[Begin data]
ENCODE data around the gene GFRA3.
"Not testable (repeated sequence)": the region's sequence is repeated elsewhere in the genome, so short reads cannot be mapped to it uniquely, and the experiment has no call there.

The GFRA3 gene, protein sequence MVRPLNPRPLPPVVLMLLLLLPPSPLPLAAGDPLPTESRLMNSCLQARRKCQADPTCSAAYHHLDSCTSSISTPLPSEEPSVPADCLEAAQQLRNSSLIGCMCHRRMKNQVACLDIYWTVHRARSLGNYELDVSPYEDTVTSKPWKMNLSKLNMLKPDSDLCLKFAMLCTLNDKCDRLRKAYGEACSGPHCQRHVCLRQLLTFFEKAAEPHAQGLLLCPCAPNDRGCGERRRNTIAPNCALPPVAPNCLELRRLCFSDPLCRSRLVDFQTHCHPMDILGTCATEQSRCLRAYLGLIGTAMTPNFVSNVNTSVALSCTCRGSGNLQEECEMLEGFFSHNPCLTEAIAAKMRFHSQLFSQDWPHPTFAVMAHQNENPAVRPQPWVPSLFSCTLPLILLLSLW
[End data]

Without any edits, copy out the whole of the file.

ENCODE data around the gene GFRA3.
"Not testable (repeated sequence)": the region's sequence is repeated elsewhere in the genome, so short reads cannot be mapped to it uniquely, and the experiment has no call there.

The GFRA3 gene, protein sequence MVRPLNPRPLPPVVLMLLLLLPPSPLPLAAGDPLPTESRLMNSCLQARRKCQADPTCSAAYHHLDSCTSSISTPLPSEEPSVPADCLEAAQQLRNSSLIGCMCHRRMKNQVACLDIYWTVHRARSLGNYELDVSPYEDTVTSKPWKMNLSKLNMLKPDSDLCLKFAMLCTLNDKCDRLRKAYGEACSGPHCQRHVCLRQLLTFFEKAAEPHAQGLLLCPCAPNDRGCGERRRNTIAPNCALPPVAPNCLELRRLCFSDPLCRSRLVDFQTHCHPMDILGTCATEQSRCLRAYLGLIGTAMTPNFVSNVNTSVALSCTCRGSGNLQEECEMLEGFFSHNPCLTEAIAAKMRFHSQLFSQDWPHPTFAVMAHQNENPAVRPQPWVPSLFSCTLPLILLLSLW